Fox 26 Viewer questions this week require working on boundaries and changing your normal reaction to conflict. It’s a common myth to believe you can change your partner. However, you can change yourself and indirectly your new behavior will motivate your partner to change.
Dear Mary Jo,
My husband has older children from previous relationships. His ex wants him back and tells the kids that if it were not for my young children and me they would have been a family again. How do I cope with jealousy towards my youngest from the oldest?
You cannot change anyone but yourself. I think in this situation it would be best if you worry less about what they think and focus more on taking care of yourself and your family. Your husband may be able to talk to his older children and encourage them to accept the younger children, but that is completely dependent on his relationship with them.
I encourage you to respect his past family and kids, but give your time and attention to your children and to your marriage. Second marriages have a higher chance of divorce due mainly to issues with children. Nurture your marriage with alone time with your husband, and rather than focusing on his ex and her bitterness, focus on your present and future together. If at any time you worry for your children’s safety, put their well being emotionally and physically as a top priority. That may require you to limit their time together with the older kids unless your husband agrees to supervision. A counselor can help you deal with these issues as well, and having a third objective party is always helpful.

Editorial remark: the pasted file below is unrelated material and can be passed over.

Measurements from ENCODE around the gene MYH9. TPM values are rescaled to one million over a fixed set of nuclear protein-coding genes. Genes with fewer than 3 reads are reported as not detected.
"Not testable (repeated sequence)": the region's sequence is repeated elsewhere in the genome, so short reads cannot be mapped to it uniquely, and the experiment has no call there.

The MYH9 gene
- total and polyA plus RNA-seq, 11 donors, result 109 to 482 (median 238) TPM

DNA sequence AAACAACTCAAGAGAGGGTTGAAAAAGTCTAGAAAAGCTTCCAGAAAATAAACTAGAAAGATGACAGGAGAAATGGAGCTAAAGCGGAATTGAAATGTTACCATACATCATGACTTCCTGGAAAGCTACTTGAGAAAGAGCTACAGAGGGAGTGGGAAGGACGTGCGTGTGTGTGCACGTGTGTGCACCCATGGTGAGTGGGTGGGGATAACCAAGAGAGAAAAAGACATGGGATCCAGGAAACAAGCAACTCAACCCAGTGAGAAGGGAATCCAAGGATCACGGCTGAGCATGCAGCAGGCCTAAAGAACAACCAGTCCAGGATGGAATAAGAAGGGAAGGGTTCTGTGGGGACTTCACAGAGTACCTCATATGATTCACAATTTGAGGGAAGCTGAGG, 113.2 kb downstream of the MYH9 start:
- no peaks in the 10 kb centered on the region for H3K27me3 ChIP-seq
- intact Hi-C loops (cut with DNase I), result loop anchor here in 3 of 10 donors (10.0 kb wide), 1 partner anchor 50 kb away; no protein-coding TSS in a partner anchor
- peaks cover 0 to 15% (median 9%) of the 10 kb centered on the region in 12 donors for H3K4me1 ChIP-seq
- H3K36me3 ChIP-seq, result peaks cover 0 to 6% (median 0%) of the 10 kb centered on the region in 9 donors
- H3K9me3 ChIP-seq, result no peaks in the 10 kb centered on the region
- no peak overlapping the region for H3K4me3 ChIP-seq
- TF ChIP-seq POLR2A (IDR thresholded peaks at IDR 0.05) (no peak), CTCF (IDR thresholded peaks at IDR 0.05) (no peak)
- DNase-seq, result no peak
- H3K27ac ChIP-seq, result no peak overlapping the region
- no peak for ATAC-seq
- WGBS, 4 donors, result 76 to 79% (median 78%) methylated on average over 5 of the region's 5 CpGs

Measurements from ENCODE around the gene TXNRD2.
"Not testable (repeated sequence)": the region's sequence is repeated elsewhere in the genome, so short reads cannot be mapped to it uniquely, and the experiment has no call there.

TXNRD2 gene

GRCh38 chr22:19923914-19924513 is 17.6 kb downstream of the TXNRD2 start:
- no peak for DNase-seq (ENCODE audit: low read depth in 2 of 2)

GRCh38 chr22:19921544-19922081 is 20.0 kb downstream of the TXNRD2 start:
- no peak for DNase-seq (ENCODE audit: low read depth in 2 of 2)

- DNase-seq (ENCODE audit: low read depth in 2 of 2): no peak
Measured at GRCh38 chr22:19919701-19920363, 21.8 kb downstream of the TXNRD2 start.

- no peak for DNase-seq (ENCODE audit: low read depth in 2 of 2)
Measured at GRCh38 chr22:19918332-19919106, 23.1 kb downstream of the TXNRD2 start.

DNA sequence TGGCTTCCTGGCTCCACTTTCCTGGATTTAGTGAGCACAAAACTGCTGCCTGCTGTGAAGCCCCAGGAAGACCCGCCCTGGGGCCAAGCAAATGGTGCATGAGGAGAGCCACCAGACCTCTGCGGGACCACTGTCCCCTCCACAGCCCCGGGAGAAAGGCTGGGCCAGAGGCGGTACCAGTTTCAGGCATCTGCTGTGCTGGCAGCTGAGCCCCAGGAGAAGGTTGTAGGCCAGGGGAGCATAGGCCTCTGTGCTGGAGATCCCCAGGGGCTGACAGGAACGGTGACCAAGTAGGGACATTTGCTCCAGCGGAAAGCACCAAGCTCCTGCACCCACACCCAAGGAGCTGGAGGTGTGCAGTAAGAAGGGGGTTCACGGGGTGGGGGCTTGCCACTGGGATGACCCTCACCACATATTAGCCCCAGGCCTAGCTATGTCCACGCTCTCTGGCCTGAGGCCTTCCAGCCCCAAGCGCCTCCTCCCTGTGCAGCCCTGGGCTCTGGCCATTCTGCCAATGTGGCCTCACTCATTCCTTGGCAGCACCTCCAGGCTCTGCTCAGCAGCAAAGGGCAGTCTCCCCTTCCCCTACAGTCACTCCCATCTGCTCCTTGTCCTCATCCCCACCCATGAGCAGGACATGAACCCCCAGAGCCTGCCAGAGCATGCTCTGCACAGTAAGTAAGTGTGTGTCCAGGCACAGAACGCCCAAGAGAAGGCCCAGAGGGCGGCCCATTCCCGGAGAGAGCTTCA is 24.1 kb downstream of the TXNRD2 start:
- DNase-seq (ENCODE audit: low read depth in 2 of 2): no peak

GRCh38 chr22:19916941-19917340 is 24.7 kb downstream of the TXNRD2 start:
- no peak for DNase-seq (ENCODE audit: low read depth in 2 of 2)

Dear Mary Jo,
It doesn’t matter how we try to avoid it, my husband and I cannot stop arguing or debating every single thing. It’s overwhelming! How much is TOO MUCH bickering? I need to know how I can fix it. Or can I?
Bickered to Death Jana
For some couples, bickering is a sign of engagement and endearment, but for others it wears you down and makes you feel less close to the person. All couples argue, happy as well as miserable, but the ones who are miserable usually feel personally attacked. Here is what you have to do.
- Realize you can’t change him, but you can change yourself.
- Stop judging if what he says is right or wrong…it doesn’t matter.
- Listen more than you talk, and whenever you feel as though you need to have a comeback, take a 30 second break. Breathing helps calm your automatic impulse to reply.
- Realize you’re a team and tell him that all the time. In fact, when he tries to engage you in an argument, memorize this script: “We’re a team and I don’t want to debate or discuss who’s right or wrong. I love us more than I love to argue. We win together or we lose alone.”
The person who is most effective at ending an argument is the one who doesn’t respond.